With the summer holidays well behind us, Christmas not yet on the horizon, and forecourts full of pre-owned cars traded in for the latest ‘67’ plate model, many car owners are thinking about trading up to a newer vehicle.
However, today’s high-tech vehicles can sometimes conceal wallet-crunching problems unknown on previous generations of cars. Follow the advice from Tim Shallcross, Head of Technical Policy at the Institute of Advanced Motorists’ RoadSmart division, and you’ll be able to pick out the trustworthy bargains.
1. Service history. Modern engines are staggeringly efficient compared with their predecessors, but proper maintenance is essential to keep them that way. Oil, brake fluid, filters and coolant must all be changed when the manufacturer specifies, or expensive trouble is being stored up for the future. Ask for the service history and look through it carefully. If the service record is seriously incomplete or missing, walk away.
2. Dashboard lights. ABS, SRS, ESC, engine management – every electronic system has a warning light. Make sure they all light up when you turn on the ignition – unscrupulous sellers have been known to remove a bulb to disguise a faulty system. You may need to turn the ignition on and off a few times before you spot them all. Most should go out within a few seconds, the rest of them when you start the engine and release the handbrake. After that, a light means a problem. Don’t be fobbed off with “they all do that” or “that’s normal”. The car has a fault, so walk away.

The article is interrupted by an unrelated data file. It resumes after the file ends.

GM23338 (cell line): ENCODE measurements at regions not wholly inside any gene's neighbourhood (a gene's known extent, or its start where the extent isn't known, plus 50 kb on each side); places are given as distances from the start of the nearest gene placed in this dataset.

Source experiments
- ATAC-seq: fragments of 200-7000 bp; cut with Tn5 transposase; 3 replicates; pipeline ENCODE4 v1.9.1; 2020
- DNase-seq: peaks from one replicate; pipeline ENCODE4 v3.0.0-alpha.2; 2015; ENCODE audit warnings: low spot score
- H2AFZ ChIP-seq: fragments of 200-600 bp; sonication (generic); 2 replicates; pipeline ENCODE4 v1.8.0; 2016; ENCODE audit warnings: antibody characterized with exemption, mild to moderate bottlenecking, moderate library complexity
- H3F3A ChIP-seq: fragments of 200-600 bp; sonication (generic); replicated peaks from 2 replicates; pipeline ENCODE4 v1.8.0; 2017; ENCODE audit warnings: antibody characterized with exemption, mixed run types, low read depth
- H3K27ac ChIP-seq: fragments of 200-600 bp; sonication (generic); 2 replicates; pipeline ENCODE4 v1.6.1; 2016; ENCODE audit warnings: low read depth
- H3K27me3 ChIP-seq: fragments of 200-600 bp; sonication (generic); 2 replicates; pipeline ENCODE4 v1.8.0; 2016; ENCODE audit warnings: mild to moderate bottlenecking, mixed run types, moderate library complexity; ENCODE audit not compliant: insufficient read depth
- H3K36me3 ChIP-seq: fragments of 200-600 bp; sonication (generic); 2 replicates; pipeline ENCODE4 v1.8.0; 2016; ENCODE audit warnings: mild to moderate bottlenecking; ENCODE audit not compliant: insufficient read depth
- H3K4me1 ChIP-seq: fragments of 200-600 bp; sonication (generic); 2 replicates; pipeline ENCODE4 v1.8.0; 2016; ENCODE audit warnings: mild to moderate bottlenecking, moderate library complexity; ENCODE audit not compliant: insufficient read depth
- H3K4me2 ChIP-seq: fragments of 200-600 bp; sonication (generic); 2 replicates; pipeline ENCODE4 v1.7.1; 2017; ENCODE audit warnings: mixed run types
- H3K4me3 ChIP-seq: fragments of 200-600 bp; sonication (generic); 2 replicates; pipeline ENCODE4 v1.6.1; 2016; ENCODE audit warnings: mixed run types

3. Engine. Listen carefully for the first few seconds – knocks or rattles on start-up can mean trouble. Watch the exhaust smoke. White vapour from a cold engine is normal – provided it disappears as the temperature rises. Black smoke on heavy acceleration means dirty or worn injectors, and blue smoke at any time indicates a badly worn engine – often through neglected maintenance. Avoid the car.
4. Road test. Listen for suspension rattles and clunks on rough roads. Check gear-change smoothness, that the car steers straight ahead, and that it brakes squarely. Try stopping at different rates – gently and rapidly. The engine should never stall as the car stops, nor should the revs drop very low then pick up to the right idle speed. If it does, there’s a problem with the management system.
Above all, keep your head and reject any car with signs of problems. Cars are more often an emotional choice than a rational one, but the emotional choice is much more likely to end in tears. If you have any doubts at all, go home and sleep on it. If the salesperson hints at other buyers on the way, call their bluff – there are many more bargains out there.